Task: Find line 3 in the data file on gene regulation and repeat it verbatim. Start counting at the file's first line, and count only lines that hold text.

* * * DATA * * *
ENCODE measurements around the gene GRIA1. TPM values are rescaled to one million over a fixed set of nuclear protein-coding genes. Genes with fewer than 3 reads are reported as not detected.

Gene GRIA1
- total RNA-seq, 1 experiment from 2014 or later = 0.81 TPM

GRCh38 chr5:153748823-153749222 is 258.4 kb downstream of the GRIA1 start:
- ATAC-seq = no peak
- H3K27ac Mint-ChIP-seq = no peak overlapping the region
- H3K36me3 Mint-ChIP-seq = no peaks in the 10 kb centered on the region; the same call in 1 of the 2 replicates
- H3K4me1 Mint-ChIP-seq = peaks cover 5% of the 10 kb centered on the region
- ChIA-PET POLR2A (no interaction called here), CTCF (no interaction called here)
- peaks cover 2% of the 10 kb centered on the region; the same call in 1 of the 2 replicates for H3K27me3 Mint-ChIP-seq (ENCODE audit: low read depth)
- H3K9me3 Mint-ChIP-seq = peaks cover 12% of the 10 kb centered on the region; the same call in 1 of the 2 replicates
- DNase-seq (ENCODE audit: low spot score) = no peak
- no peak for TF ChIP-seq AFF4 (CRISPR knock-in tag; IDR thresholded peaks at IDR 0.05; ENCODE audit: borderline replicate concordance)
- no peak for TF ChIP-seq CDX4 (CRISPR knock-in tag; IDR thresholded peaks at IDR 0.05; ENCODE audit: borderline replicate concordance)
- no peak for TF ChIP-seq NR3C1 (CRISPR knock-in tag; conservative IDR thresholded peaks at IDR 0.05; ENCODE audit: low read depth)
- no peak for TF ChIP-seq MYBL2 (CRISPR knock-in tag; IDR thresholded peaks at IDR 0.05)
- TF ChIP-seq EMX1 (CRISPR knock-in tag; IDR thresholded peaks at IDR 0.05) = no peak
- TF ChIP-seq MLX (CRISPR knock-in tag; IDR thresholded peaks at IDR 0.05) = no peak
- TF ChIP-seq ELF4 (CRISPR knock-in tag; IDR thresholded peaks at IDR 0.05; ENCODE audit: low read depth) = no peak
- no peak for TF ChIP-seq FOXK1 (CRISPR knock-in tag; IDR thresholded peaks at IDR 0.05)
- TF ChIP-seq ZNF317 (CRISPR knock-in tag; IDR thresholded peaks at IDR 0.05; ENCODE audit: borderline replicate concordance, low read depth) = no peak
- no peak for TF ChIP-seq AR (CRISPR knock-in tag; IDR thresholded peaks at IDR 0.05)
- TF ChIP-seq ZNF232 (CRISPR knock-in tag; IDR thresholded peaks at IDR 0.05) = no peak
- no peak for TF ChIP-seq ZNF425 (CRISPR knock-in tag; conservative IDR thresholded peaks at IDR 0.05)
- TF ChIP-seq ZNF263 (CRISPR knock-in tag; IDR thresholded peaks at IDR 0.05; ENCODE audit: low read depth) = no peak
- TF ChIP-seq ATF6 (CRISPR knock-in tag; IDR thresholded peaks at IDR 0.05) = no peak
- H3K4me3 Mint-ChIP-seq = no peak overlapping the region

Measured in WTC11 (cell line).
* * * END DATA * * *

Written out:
- total RNA-seq, 1 experiment from 2014 or later = 0.81 TPM